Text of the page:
Abstract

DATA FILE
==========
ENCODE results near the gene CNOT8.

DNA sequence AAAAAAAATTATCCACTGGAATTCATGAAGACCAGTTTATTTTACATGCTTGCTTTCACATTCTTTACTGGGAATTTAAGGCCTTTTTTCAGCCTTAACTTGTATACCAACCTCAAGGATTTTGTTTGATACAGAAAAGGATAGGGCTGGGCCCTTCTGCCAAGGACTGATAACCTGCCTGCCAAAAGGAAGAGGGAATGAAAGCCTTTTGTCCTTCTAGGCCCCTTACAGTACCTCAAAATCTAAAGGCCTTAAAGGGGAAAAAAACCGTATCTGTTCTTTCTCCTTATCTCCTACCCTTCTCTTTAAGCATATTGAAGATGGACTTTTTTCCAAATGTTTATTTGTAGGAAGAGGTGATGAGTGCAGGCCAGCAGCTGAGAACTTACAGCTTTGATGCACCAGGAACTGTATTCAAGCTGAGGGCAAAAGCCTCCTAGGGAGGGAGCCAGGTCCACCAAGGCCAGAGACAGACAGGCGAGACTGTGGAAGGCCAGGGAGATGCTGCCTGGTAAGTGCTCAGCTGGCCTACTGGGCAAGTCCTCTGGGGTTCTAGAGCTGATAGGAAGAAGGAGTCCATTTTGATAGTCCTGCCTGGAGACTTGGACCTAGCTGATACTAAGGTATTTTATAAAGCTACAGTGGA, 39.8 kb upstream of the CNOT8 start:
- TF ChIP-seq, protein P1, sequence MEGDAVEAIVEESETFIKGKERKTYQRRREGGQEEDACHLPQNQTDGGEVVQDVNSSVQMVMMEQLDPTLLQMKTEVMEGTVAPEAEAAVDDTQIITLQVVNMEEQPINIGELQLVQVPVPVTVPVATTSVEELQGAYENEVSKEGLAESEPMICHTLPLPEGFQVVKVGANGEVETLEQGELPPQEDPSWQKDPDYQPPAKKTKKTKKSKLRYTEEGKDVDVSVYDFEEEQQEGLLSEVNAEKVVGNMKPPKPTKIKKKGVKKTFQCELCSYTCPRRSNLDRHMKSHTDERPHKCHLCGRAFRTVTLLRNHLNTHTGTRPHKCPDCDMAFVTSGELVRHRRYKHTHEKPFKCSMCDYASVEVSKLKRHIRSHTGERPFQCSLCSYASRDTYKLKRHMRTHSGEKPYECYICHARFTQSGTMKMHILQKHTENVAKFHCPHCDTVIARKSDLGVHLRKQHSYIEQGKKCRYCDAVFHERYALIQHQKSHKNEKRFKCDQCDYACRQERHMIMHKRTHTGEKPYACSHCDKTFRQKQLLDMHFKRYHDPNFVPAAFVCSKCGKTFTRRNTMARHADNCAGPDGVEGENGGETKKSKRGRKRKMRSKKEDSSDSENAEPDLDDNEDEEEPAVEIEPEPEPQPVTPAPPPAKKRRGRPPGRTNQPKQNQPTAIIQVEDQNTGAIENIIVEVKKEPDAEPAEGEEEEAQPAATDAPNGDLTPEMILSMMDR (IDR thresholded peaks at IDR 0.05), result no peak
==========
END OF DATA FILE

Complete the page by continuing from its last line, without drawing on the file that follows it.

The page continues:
Fourier grain shape analysis of quartz sand grains from a vertical section of the St. Peter Sandstone at St. Paul, Minn., has detected a vertical pattern of non-random variation in the relative proportions of 2 shape families. The shape families consist of "mature," highly abraded sand, and irregularly shaped, "immature," sand respectively. Changes in the proportion of mature and irregular sands define large-scale (7, 19 foot) zones characterized by a decrease upwards in irregular sand content, and within each zone smaller scaled units of interbedded mature and irregular sands which form cycles approximately 1 foot thick. In light of studies of Recent shelf environments (Brown and Ehrlich, 1980) the large-scale zones are interpreted as a record of individual transgressive phases with a resultant movement of the littoral energy fence (and concomittantly the shoreline) away from the area. Two and, perhaps, three such zones occur in the uppermost 30 feet studied. If their repetition is due to regressive pulses, this corroborates Sloss' (1963) observations that the middle Ordovician transgression was interrupted by numerous partial regressions. The small-scale cycles within each zone are interpreted to record the breaching of the littoral energy fence; each thin layer of irregular sand is likely storm-generated. Detection of such a detailed record in an otherwise homogeneous, featureless orthoquartzite indicates that the Fourier grain shape technique, applied on a regional scale to the St. Peter Sandstone, may reveal a clearer record of its accumulation.

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